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History of Hanoi
Hanoi has had many names throughout history, all of them of Sino-Vietnamese origin. During the Chinese domination of Vietnam, it was known as Tống Bình and later Long Đỗ . In 866, it was turned into a citadel and was named Đại La
Emperor Lý Thái Tổ made Thăng Long (today Hanoi) the capital city in the 11th century
In 1010, Lý Thái Tổ, the first ruler of the Lý Dynasty, moved the capital of Đại Việt to the site of the Đại La Citadel. Claiming to have seen a dragon ascending the Red River, he renamed it Thăng Long - a name still used poetically to this day. It remained the capital of Vietnam until 1397, when the capital was moved to Thanh Hóa, also known as Tây Đô. Thăng Long then became Đông Đô
In 1408, Chinese Ming Dynasty attacked and occupied Vietnam, then they renamed Đông Đô as Đông Quan. In 1428, the Vietnamese overthrew the Chinese under the leadership of Lê Lợi, who later founded the Lê Dynasty and renamed Đông Quan as Đông Kinh.
In 1802, when the Nguyễn Dynasty was established and then moved the capital down to Huế, the name of Thăng Long was modified to become different Thăng Long. In 1831 the Nguyễn emperor Minh Mạng renamed it "Hà Nội" . Hanoi was occupied by the French in 1873 and passed to them ten years later. It became the capital of French Indochina after 1887.
The city was occupied by the Japanese in 1940, and liberated in 1945, when it briefly became the seat of the Viet Minh government after Ho Chi Minh proclaimed the independence of Vietnam. But the French came back and reoccupied the city in 1946. After nine years of fighting between the French and Viet Minh forces, Hanoi became the capital of an independent North Vietnam in 1954.
During the Vietnam War Hanoi's transportation facilities were disrupted by the bombing of bridges and railways, which were, however, promptly repaired. Following the end of the war, Hanoi became the capital of Vietnam when North and South Vietnam were reunited on July 2, 1976.
On May 29, 2008, it was decided that Ha Tay Province, Vĩnh Phúc's Mê Linh district and 4 communes of Lương Sơn District, Hoa Binh is merged into the metropolitan area of Hanoi from August 1, 2008. Hanoi's total area increased to 334,470 hectares divided into 29 subdivisions with the new population being 6,232,940. The Hanoi Capital Region (Vùng Thủ đô Hà Nội), a metropolitan area covering Hanoi and 6 surrounding provinces under planning will have an area of 13,436 square kilometers with a population of 15 million by 2020.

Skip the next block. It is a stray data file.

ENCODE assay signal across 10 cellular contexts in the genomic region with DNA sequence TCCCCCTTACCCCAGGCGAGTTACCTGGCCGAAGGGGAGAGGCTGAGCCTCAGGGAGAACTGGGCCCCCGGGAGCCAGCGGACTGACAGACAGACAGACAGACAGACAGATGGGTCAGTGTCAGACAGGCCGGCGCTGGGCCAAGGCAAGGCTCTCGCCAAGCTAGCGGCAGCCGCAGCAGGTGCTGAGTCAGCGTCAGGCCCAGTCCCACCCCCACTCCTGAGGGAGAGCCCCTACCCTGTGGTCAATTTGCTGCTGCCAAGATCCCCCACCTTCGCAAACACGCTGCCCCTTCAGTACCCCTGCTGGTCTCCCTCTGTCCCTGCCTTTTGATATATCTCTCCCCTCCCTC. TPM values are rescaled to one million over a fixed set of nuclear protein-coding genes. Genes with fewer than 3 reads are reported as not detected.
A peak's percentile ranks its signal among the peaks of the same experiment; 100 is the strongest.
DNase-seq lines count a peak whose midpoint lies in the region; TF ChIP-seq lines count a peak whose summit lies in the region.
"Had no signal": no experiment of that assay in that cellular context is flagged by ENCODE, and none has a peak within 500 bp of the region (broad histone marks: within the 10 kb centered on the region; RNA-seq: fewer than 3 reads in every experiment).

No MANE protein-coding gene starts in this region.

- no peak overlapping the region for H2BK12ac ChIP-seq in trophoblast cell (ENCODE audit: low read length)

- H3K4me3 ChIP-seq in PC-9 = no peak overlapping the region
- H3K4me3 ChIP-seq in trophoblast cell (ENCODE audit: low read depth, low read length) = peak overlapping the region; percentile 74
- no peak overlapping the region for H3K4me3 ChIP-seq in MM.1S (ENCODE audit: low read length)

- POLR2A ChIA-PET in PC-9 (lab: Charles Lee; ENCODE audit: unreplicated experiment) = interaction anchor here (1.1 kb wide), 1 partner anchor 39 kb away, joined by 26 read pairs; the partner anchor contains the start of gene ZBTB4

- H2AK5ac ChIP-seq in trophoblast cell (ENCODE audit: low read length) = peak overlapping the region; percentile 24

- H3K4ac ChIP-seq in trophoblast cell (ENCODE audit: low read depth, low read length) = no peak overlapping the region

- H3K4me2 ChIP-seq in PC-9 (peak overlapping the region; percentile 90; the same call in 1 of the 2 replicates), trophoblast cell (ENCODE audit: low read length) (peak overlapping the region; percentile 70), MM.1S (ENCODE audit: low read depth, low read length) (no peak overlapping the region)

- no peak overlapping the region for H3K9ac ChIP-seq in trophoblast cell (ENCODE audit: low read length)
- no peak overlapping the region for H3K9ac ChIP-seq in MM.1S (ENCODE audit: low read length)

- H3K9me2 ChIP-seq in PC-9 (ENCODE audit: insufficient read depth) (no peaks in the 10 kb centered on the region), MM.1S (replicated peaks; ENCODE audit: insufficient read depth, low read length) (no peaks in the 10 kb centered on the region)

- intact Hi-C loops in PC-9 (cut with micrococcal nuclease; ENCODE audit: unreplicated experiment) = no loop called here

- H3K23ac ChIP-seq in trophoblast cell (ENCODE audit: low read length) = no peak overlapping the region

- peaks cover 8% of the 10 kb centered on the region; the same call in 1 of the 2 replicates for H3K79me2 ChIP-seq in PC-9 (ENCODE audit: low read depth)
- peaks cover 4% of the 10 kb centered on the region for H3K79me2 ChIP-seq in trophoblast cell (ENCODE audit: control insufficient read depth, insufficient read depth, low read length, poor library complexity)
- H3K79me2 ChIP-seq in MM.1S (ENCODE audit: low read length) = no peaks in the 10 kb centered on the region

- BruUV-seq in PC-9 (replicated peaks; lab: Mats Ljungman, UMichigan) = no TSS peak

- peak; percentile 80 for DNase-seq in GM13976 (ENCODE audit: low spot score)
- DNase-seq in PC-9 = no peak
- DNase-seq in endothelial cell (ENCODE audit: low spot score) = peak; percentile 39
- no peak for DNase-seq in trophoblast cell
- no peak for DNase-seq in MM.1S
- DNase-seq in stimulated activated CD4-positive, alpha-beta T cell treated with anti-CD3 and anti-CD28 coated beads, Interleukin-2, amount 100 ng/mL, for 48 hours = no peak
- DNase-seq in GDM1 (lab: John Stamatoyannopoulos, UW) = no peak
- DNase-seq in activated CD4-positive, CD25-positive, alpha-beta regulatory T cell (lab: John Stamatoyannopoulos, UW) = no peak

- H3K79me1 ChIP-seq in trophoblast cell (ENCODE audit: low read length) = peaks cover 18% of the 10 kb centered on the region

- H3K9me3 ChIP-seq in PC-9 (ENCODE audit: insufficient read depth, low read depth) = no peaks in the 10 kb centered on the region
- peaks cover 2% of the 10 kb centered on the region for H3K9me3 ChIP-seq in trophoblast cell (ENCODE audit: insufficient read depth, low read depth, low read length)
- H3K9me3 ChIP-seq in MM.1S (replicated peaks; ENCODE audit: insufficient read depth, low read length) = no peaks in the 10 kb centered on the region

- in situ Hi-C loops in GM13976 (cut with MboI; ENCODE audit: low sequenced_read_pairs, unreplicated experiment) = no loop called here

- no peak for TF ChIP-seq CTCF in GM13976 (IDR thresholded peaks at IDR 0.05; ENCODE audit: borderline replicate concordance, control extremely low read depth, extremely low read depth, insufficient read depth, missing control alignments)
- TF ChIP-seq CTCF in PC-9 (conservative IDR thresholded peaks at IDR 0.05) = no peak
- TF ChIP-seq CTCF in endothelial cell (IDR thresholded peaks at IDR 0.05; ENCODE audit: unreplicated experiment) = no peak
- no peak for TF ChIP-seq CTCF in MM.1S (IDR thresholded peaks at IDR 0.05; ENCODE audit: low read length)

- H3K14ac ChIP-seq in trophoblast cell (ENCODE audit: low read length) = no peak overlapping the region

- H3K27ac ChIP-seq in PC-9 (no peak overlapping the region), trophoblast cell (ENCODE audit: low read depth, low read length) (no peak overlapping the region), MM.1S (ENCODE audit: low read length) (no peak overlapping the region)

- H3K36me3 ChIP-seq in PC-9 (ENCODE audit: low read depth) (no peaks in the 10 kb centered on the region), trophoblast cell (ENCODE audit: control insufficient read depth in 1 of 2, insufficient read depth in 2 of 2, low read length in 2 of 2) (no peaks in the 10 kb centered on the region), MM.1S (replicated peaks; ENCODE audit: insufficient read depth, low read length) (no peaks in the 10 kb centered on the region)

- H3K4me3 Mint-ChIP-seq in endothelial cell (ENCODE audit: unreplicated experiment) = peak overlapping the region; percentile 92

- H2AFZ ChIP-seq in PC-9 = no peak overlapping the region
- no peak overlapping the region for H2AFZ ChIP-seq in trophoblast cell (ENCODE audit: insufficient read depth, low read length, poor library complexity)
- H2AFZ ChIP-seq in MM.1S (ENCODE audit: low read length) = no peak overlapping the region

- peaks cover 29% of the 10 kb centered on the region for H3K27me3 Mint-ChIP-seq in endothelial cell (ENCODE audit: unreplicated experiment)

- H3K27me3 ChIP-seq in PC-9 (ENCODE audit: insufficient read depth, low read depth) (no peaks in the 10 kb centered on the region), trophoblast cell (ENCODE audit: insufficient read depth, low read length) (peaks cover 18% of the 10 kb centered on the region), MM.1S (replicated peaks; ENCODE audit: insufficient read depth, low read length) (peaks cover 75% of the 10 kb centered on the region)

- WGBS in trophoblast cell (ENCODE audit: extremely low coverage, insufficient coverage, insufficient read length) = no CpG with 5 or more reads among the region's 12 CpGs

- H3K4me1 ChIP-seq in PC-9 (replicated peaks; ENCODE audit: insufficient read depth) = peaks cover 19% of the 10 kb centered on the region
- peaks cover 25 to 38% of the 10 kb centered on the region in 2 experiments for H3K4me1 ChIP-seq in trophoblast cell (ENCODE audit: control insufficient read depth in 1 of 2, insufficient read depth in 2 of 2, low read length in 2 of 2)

On August 1, 2008, Hanoi absorbed the neighboring province of Ha Tay, Vĩnh Phúc's Mê Linh district, and four communes from Lương Sơn, Hoa Binh, effectively tripling its size.
By the 1830s Thang Long had been relegated to a provincial capital, known merely as Ha Noi, or “City within the River’s Bend”, and in 1882 its reduced defences offered little resistance to attacking French forces, led by Captain Rivière. Initially capital of the French Protectorate of Tonkin, a name derived from Dong Kinh, meaning “Eastern Capital”, after 1887 Hanoi became the centre of government for the entire Union of Indochina. Royal palaces and ancient monuments made way for grand residences, administrative offices, tree-lined boulevards and all the trappings of a colonial city, more European than Asian. However, the Vietnamese community lived a largely separate, often impoverished existence, creating a seedbed of insurrection.
During the 1945 August Revolution, thousands of local nationalist sympathizers spilled onto the streets of Hanoi and later took part in its defence against returning French troops, though they had to wait until 1954 for their city finally to become the capital of an independent Vietnam. Hanoi sustained more serious damage during the air raids of the American War, particularly the infamous Christmas Bombing campaign of 1972. The subsequent political isolation together with lack of resources preserved what was essentially the city of the 1950s, somewhat faded, a bit battered and very overcrowded. These characteristics are still in evidence today, even as Hanoi is reinventing itself as a dynamic international capital. New market freedoms combined with an influx of tourists since the early 1990s have led to a huge growth in privately run hotels and restaurants, several of international standard, and in boutiques, craft shops and tour agencies. As ancient – and antiquated – buildings give way to glittering high-rises, and as traffic congestion increases, the big question is how much of this historic and charming city will survive the onslaught of modernization.
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